O’Reilly has published a list of speakers for its second annual conference on global information service (GIS) and location-aware technology. The “Where 2.0” conference is set for June 13-14, 2006, at the Fairmont Hotel in San Jose, Calif., and will include several presentations on location-aware devices.

Now of course whoever wrote this doesn’t seem too familiar with GIS, but more interestingly, O’Reilly simply doesn’t use the term GIS to describe the conference. GIS is mentioned in describing sessions, speakers and companies, but not to describe the event. Somehow, LinuxDevices thinks its about GIS…

by Adena Schutzberg on 04/13 at 12:00 AM | Comments | Bookmark and Share

Recently, I noted the launch of the print Inside GNSS. Not too long ago I received an e-mail noting that Geospatial Solutions is now avialable electronically. In the past that print publication offered selected articles online. Now Questex, the publisher, offers the entire magaine in NXTbook form. That’s a format that mimics the page turns of a real publication, allows zooming and panning over the text and the like.

The reason NXTbook is popular is that it exactly represents the print magazine. (Bentley uses it for its BE Magazine and several other CAD publications use it as well.) Another reason, so far as I know, the solution is popular with publishers, is that you go through the same production as you would for a print publication to create it. So, in a sense there’s no more “work” for the reader and no more “work” for the publisher. Of course the publisher saves money by dropping printing and distribution costs, a large cost these days. It seems Questex will publish both a print and electronic version, at least for now.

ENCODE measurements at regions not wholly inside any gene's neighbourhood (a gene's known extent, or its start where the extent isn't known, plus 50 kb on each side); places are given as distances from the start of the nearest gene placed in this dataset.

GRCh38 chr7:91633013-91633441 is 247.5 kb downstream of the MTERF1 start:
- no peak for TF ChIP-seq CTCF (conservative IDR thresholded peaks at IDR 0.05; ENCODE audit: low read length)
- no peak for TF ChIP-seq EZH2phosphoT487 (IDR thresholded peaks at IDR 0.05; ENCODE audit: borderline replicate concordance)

Having been involved with the conversion of a print publication to an online one, I’ve thought about this quite a bit. While the NXTbook technology is very cool, I found it frustrating exactly because it mimicked a print publication. I wanted a Web publication to be formatted for the Web. I’ve tried PDF magazines and them tough to manage while reading 40-90 pages.

I kept going back to the format of one of my favorite online publications, Wired. (I’ve had an interesting relationship with Wired: I was an early print subscriber, but dropped it when the magazine became hard to read. I began reading the online version daily some five years ago. And, in the last few months actually re-upped for the print version.) Wired online does not pretend to be a magazine; it is a website and is formatted for easy navigation and reading. Images are offered in galleries with thumbnails that expand.

The big challenge, I learned, in moving from print to the Web is advertising. Free industry publications, Directions Magazine included, depend on advertisers to pay the bills. NXTbook allows those same full page, full color ads, another draw for publishers and perhaps advertisers.

by Adena Schutzberg on 04/13 at 12:00 AM | Comments | Bookmark and Share